What makes the Craft Café successful? Scratching the surface, one can also observe that the Craft Café members are active ingredients themselves, bringing their personal stories and daily life into their art. Many of them share similar life experiences. They were skilled workers and have seen their community, Govan, changing dramatically over the last 50 years. This common background gives room to self-expression, which is professionally channelled by the artists through thematic projects and exhibitions. But one can observe that this common background can also encourage socialisation, which is not limited to Craft Café. From there, Craft Café network can carry over to other places of Govan, where members meet and socialise, but also invite other people to join them at Craft Café.

I have learned all this from my weekly visits to Craft Café. However, it takes time to access this network. It is not easy to be a new member, the new “guy” in the office; it takes time to adapt. During your first days, you mainly work on your own tasks, but you are unsure where the bigger brushes are stored, because you are new. The artist is busy with something else, so you ask someone who looks more experienced. You not only get your brushes, but also some tips on how to better mix the dyes for the brushes you have chosen to use.

This is a simple but ordinary process in every working place, where you rely on colleagues to access first information, but then you get to know them better, you start to spend your coffee breaks with them and share more than working-life stuff. Through its professional approach to creativity in community, Craft Café can trigger this process to significantly contribute to people’s quality of life, especially in contexts where work has always been very central as Govan motto suggests: “Nihil Sine Labore – Nothing without Work”.

Sadly for me and my research, due to funding constraints, Craft Café is facing closure in April 2018. But while this makes it awkward for me, the impact on the ‘colleagues’ using Craft Café is likely to be significantly tougher. To help preserve this vital service within Govan, Impact Arts has reacted launching a crowdfunding campaign. If you want to support Craft Café, please click on the below.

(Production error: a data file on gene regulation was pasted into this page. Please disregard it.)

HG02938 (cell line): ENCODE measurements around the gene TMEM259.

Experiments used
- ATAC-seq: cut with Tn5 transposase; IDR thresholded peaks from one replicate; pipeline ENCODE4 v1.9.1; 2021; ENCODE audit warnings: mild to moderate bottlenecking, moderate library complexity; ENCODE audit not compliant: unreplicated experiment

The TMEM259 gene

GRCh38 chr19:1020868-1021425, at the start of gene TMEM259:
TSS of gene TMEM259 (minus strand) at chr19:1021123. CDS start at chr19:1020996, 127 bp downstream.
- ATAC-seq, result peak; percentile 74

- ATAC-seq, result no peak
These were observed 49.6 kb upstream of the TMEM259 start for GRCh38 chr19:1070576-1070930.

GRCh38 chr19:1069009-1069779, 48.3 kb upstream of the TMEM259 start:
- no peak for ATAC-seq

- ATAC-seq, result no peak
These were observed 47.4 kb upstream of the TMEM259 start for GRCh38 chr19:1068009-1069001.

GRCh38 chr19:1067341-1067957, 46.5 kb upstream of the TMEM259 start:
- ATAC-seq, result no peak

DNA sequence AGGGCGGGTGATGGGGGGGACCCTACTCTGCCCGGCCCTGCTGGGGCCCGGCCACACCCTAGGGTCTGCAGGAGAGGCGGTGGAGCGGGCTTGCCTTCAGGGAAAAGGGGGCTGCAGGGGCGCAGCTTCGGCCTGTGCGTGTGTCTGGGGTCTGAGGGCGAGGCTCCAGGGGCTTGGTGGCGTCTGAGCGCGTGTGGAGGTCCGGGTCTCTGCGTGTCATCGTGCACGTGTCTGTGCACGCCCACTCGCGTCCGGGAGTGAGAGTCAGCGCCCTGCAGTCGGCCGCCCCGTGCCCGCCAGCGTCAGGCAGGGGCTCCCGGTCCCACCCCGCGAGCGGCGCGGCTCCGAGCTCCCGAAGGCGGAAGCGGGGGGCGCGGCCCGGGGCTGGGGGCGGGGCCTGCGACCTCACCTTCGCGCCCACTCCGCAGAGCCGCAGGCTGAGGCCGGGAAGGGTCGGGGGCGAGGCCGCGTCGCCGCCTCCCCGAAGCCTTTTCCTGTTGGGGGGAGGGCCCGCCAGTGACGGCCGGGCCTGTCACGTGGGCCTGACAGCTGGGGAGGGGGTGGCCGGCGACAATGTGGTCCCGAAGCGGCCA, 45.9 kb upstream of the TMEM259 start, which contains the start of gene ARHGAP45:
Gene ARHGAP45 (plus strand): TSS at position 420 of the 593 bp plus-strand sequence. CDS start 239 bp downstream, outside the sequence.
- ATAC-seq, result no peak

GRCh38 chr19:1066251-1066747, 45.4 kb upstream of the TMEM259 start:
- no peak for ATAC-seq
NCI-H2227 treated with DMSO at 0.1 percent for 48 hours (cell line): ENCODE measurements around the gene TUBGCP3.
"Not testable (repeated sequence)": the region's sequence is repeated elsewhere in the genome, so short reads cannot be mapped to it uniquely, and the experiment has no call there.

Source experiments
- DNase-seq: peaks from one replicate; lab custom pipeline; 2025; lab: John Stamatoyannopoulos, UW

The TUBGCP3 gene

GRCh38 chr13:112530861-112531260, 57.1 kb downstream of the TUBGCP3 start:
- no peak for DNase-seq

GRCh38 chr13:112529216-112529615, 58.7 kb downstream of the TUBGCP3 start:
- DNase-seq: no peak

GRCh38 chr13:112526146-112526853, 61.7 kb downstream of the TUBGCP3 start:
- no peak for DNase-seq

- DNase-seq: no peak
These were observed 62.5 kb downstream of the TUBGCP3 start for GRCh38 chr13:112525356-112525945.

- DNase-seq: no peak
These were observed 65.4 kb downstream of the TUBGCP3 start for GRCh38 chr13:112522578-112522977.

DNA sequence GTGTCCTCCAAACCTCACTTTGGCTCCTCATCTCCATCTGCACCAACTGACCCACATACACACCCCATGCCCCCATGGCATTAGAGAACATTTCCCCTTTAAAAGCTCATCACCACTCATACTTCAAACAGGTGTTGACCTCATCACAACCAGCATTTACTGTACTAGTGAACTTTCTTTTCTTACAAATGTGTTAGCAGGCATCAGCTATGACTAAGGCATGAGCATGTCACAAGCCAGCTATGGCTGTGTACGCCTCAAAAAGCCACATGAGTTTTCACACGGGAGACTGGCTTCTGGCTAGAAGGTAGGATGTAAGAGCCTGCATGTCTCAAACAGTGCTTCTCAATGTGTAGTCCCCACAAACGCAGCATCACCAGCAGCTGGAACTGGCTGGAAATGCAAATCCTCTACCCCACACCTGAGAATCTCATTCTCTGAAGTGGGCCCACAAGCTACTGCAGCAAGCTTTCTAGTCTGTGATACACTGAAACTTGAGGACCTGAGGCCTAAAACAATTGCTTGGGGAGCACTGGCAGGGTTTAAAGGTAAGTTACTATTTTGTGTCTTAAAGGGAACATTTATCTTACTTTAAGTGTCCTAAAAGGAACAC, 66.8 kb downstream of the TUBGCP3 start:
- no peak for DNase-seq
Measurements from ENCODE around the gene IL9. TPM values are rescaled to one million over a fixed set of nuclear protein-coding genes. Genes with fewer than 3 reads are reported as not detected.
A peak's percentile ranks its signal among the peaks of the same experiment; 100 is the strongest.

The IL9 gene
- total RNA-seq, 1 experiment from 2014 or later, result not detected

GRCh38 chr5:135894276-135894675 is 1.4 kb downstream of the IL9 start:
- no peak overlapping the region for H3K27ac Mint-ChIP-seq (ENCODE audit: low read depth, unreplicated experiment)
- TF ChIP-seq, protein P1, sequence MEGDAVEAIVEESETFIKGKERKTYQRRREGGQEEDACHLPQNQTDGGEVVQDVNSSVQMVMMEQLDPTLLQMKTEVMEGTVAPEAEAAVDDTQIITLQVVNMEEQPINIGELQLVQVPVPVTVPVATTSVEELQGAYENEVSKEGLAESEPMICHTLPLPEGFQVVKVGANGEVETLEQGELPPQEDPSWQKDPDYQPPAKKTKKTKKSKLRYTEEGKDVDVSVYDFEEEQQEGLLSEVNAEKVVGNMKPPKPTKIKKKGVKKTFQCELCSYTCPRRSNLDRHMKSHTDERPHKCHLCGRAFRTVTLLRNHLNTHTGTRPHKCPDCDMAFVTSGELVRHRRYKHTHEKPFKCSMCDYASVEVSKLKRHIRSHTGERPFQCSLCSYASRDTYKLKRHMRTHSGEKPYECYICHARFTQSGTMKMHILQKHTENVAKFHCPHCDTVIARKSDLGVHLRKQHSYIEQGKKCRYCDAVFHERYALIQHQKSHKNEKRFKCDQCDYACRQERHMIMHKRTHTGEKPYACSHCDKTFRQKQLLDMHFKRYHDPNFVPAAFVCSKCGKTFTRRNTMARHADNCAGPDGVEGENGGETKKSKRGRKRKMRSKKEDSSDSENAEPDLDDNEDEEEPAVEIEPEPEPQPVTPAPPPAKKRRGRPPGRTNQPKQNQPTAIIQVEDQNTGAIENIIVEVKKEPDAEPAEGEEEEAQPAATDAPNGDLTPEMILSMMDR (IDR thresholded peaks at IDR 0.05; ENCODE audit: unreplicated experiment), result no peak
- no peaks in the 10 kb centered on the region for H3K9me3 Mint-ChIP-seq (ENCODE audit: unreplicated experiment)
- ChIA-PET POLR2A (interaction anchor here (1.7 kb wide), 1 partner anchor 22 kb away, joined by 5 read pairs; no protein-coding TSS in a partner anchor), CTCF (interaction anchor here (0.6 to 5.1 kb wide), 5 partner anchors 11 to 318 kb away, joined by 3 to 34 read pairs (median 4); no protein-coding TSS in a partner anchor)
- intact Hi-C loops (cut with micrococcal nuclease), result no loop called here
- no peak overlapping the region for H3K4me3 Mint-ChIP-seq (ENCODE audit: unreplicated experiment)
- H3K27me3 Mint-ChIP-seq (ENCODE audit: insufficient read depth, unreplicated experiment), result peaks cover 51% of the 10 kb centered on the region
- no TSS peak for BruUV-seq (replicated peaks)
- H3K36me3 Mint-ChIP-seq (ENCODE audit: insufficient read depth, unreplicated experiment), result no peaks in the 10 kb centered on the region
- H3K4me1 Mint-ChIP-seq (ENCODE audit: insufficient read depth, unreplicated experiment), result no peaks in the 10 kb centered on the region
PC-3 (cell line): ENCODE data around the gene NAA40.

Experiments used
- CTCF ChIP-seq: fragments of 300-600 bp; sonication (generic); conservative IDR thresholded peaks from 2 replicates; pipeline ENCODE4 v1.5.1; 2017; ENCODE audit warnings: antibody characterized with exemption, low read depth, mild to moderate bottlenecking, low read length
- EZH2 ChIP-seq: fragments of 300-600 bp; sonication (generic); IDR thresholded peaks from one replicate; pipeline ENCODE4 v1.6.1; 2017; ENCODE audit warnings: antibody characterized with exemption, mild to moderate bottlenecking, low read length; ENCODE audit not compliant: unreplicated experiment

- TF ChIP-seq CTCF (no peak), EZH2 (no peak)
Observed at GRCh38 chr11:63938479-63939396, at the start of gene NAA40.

https://www.crowdfunder.co.uk/keepgovancrafting-older-peoples-craft-cafes

CommonHealth Briefing Paper Series: Paper Number 5

No ‘golden age’, no ‘silver bullet’: what can history tell us about connecting social enterprise, health and wellbeing?

In our first Briefing Paper of 2018 Gill reflects on the emerging findings from Project 1: A historical perspective on social enterprise as a public health initiative.

The video below provides a short introduction and the paper is available here on our website.

 

As ever, we’re eager for feedback so please get in touch via email (commonhealth@gcu.ac.uk) or twitter @CommHealth_blog. Or if you are going to The Gathering next week stop by our stall for a printed copy! 

CommonHealth Briefing Papers Series: Paper Number 4

Conceptualising the impact of social enterprise in Scotland:

A platform for future research

In the latest of our Briefing Papers researcher Bobby Macaulay reports on some of the findings from project 2 – ‘A contemporary analysis of social enterprise as a public health intervention’- and reflects on the importance of opening up new perspectives on the actions and impacts of social enterprise.

Find out more by watching the short video below. You can access the full paper here